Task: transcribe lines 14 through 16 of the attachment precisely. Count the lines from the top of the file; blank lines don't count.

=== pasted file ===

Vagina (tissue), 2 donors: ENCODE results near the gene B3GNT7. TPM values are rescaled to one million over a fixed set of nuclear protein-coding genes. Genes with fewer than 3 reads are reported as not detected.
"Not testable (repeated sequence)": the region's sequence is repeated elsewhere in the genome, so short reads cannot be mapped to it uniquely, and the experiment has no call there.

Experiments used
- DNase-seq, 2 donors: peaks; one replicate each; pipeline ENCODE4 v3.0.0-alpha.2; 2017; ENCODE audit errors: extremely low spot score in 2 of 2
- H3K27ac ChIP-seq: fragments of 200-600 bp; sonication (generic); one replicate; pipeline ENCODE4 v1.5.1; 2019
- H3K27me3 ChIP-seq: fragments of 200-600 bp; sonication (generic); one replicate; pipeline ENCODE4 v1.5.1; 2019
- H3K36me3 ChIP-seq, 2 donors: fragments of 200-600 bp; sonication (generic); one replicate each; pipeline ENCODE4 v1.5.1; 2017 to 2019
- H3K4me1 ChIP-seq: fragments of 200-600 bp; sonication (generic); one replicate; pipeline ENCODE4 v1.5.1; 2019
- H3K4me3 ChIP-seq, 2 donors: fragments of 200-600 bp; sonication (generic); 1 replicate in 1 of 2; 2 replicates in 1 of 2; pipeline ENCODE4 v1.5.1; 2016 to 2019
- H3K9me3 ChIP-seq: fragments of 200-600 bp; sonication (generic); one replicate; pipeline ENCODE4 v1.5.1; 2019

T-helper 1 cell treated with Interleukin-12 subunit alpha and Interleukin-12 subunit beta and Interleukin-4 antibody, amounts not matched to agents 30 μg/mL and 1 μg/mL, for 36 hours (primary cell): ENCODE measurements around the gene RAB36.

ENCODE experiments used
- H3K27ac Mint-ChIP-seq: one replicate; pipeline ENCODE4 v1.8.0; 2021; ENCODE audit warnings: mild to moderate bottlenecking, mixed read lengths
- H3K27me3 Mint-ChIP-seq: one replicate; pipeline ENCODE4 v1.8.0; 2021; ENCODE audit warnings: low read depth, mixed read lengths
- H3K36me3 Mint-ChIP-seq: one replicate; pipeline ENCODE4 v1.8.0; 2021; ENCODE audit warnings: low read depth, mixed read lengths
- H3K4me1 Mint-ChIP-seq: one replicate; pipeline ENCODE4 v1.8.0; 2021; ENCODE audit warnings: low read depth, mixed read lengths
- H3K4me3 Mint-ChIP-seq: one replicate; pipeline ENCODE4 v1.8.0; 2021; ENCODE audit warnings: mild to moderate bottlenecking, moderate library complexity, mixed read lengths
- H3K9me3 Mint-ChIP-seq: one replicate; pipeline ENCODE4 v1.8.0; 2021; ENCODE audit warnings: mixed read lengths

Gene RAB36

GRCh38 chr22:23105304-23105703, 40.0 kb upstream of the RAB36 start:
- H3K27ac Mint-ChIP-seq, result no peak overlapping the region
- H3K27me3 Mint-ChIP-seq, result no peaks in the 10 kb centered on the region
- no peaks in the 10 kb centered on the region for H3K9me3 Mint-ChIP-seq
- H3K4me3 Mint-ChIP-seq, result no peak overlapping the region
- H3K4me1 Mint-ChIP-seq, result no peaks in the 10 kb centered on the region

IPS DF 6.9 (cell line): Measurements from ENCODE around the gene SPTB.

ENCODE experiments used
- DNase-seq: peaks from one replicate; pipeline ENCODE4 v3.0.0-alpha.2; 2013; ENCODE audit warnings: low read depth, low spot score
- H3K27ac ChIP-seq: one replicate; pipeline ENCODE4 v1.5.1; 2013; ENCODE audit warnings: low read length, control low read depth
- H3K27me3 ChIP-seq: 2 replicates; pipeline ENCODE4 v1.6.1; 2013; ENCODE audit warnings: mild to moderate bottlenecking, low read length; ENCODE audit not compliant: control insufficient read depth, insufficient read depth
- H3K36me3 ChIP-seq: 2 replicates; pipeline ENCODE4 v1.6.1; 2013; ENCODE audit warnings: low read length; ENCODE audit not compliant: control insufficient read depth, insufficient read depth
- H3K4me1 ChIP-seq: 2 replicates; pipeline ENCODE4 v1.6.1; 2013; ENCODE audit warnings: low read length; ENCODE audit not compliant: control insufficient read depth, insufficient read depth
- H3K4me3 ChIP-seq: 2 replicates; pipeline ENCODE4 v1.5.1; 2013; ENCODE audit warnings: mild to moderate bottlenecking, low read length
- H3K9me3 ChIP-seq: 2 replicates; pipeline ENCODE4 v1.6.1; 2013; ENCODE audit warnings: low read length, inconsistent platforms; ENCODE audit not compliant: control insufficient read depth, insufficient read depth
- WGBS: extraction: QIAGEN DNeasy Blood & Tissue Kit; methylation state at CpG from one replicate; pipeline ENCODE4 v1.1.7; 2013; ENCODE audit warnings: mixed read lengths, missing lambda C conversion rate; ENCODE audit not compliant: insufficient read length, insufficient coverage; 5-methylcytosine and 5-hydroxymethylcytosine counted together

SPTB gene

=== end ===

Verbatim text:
- H3K27me3 Mint-ChIP-seq: one replicate; pipeline ENCODE4 v1.8.0; 2021; ENCODE audit warnings: low read depth, mixed read lengths
- H3K36me3 Mint-ChIP-seq: one replicate; pipeline ENCODE4 v1.8.0; 2021; ENCODE audit warnings: low read depth, mixed read lengths
- H3K4me1 Mint-ChIP-seq: one replicate; pipeline ENCODE4 v1.8.0; 2021; ENCODE audit warnings: low read depth, mixed read lengths